Podcast: Matt Meeker, Founder of Meetup.com & BarkBox-How Barkbox raised $80m from August, RRE Ventures, & Resolute Ventures
- Why he launched Meetup.com?
- What were the most popular groups on Meetup?
- Why he launched Barkbox?
- Where the future of retail is going?
- What advice he has for founders fundraising?
Matt Meeker is the founder of BarkBox. With Barkbox, he turned a personal passion for dogs into a multi-million dollar business with 450 employees. He has raised over $70 million from VCs like August Capital, RRE Ventures, and Resolute Ventures.
Prior to launching Barkbox, Matt meeker was the-cofounder of Meetup.com
What inspired Meetup?
One of the big inspirations at the time was the aftermath of 9/11. Matt and his co-founder, Scott lived in New York, and after 9/11, the city was very different and people had a genuine concern for each other even though they didn’t know each other. There was a lot of looking people in the eye and asking, how are you? It’s New York City, the world capital of brusqueness. New Yorkers don’t even say that to each other now, but back then they would say it and they actually wanted to hear the answer. For Matt, that was a really good feeling. So Matt and Scott thought, how do you make that feeling happen at scale and how do you connect strangers to their neighbors? It’s one thing to be connected by following someone on Twitter and it’s another thing to actually go and sit down and have a conversation with them. That was a spark and it was one idea that they just couldn’t shake. So they kept developing it. About nine months later, Meetup was launched.
Funniest meetups you had?
Scott used to get in trouble early on for saying this out loud, but he can’t get in trouble anymore. In the early days, Meetup was built on the interests of freaks and geeks. Their original guesses were so off, they thought that the most popular interests would be Yankee baseball, the Beatles, and popular music. They loaded up the platform with that, and the things that took off were witches and Wiccans and vampires and pagans. And he learned what furries were. He also went to a slash dot Meetup, which is a really, really nerdy online tech community.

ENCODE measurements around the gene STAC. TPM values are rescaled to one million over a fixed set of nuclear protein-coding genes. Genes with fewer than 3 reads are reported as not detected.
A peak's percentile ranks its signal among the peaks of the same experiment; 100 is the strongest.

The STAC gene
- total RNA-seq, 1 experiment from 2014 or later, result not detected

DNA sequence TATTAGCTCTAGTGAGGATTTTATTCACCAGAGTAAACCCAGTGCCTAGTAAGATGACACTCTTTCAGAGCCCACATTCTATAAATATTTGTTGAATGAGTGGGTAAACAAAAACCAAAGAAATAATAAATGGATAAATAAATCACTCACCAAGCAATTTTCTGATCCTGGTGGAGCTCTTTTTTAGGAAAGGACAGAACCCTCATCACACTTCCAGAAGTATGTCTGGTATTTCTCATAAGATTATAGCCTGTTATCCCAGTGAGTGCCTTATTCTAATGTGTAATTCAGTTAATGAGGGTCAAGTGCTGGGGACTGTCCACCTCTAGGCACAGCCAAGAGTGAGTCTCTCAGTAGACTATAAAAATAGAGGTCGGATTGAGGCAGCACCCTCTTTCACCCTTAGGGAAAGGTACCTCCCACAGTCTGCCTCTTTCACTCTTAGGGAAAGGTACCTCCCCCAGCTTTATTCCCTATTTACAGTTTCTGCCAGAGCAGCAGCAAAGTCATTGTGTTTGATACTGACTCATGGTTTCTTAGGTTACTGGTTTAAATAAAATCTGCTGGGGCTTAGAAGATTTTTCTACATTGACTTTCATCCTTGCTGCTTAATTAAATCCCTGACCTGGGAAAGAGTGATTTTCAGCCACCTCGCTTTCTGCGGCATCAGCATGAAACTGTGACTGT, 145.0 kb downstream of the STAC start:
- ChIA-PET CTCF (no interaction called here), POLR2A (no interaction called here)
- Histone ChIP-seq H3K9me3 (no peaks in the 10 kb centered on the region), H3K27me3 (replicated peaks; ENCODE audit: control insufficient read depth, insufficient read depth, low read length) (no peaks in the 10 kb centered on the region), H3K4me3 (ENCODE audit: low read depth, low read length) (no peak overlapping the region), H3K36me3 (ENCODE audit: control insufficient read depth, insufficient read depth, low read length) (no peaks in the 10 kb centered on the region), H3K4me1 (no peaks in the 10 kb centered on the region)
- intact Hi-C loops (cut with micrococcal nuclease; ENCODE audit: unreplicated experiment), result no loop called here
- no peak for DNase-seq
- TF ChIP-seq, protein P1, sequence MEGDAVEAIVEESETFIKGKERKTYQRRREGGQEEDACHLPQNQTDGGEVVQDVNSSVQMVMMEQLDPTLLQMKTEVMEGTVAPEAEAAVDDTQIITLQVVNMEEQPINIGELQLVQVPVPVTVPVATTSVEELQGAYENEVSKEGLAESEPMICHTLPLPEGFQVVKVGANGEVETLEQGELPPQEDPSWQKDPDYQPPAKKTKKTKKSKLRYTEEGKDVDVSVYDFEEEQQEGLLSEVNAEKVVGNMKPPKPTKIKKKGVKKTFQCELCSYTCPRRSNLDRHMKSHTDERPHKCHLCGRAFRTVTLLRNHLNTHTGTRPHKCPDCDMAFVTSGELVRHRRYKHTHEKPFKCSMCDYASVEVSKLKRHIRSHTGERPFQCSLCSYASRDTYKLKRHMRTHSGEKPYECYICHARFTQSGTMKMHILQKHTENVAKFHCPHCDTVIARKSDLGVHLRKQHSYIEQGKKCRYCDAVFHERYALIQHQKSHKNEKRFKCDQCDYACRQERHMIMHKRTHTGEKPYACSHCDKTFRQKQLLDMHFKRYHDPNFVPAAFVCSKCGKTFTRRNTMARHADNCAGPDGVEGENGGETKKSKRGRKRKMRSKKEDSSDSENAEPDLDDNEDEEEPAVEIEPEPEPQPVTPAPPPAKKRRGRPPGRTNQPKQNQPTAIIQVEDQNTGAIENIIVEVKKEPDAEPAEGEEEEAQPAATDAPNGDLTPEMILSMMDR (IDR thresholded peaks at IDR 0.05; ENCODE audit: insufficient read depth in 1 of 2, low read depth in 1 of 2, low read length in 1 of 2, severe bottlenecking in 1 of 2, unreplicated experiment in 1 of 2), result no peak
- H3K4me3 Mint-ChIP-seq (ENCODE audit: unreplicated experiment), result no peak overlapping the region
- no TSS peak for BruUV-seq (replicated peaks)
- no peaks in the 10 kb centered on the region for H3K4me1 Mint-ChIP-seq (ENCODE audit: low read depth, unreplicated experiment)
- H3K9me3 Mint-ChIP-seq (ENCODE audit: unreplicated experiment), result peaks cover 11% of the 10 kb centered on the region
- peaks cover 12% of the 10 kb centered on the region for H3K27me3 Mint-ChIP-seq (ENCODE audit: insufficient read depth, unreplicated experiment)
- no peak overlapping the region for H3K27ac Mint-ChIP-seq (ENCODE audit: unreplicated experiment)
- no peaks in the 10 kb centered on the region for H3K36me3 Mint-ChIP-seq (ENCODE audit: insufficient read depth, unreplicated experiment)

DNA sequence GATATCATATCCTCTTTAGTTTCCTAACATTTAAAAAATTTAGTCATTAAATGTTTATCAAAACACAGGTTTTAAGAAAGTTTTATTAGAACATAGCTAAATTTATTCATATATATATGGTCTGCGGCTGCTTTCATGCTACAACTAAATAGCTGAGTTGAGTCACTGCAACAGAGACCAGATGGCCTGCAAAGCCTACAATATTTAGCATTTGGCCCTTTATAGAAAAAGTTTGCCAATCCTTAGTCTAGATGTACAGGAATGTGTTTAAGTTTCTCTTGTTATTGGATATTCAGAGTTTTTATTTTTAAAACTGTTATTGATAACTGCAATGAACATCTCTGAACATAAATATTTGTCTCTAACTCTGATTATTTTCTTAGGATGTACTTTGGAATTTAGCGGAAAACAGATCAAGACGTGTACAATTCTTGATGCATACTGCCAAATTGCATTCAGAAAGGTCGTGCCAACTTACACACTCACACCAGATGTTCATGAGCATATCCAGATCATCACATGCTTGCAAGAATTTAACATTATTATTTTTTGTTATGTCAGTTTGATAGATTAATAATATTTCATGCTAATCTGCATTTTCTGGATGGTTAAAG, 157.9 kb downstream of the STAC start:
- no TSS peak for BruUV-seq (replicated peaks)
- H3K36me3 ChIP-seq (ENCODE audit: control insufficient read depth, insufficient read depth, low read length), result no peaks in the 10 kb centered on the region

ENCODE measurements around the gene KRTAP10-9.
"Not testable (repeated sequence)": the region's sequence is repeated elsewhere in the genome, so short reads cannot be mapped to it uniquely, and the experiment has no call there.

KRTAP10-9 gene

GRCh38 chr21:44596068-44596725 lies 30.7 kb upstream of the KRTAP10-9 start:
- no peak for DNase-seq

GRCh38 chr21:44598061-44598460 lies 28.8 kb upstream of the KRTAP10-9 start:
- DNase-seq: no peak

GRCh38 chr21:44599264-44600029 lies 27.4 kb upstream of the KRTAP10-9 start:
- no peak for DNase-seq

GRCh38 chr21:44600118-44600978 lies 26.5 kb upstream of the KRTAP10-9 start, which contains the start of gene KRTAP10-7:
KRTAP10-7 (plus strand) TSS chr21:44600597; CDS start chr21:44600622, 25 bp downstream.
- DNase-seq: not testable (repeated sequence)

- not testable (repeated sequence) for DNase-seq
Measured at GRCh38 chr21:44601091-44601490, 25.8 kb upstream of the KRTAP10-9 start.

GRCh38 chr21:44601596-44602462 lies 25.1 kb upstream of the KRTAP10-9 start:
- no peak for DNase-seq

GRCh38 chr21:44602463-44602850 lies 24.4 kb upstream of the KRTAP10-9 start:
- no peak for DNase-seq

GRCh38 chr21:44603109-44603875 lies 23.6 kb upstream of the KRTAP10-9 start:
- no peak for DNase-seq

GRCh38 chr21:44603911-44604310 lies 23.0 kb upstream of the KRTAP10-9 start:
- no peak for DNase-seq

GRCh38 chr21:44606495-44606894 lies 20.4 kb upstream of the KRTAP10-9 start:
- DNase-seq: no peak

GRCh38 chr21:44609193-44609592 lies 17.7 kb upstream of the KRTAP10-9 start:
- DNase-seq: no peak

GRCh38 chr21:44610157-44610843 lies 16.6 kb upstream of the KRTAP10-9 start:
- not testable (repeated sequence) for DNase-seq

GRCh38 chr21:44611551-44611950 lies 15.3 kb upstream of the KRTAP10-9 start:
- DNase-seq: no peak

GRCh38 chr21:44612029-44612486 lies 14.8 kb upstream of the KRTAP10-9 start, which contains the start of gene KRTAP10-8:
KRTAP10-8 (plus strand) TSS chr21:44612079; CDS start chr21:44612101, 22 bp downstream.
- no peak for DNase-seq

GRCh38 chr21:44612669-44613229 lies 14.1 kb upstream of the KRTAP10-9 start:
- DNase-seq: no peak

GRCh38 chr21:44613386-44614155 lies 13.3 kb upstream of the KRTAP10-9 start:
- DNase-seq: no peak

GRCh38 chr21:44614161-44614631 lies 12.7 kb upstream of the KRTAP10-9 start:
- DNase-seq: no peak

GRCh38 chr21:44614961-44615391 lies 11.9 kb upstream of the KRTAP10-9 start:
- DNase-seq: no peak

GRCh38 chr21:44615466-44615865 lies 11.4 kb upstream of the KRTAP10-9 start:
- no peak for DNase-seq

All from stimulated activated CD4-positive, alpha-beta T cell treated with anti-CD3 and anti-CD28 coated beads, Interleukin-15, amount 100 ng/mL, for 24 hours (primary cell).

Biggest challenges of fundraising?m
Matt’s biggest lesson in fundraising is that it’s one thing to get an investor to nod up and down and say, yeah, I’ll invest. And another thing to get them to commit. And another thing to get the check. You can have a day of great meetings, where everybody loved it and then nothing happens. And it’s like, wait a minute. Where’s the money?
When did it turn into a business?
The tipping point for when it turned into a business was when it took off in a popular way. There was a lot of engagement early on, but mainstream media that would try to beat it down and tell people that the internet is a scary place and it’s dangerous to meet people that you connect to online and you’re going to be killed or your kids are going to be kidnapped. Matt and Scott fought that for the first year or two. The thing that turned it and got the platform a lot of popular exposure was politics.
How did 9 presidential candidates help grow Meetup?
Matt and Scott made an arrangement with a small democratic presidential candidate from Vermont who nobody knew, named Howard Dean. He and his campaign manager, Joe Trippy said, “we want to build the grassroots of this campaign on this platform. And so if you give us the platform to leverage for our campaign, we don’t have any money, we can’t pay you. But what we can do is after every speech we will say, join your local Howard Dean Meetup. And he did. As he did and he became a front runner, that in particular amplified in a major way.” So their campaign and Meetup grew up together, and every other presidential campaign quickly followed because of his success. So it really helped when nine presidential candidates were out there talking about using your platform. It gave Meetup legitimacy and made all those other concerns go away.
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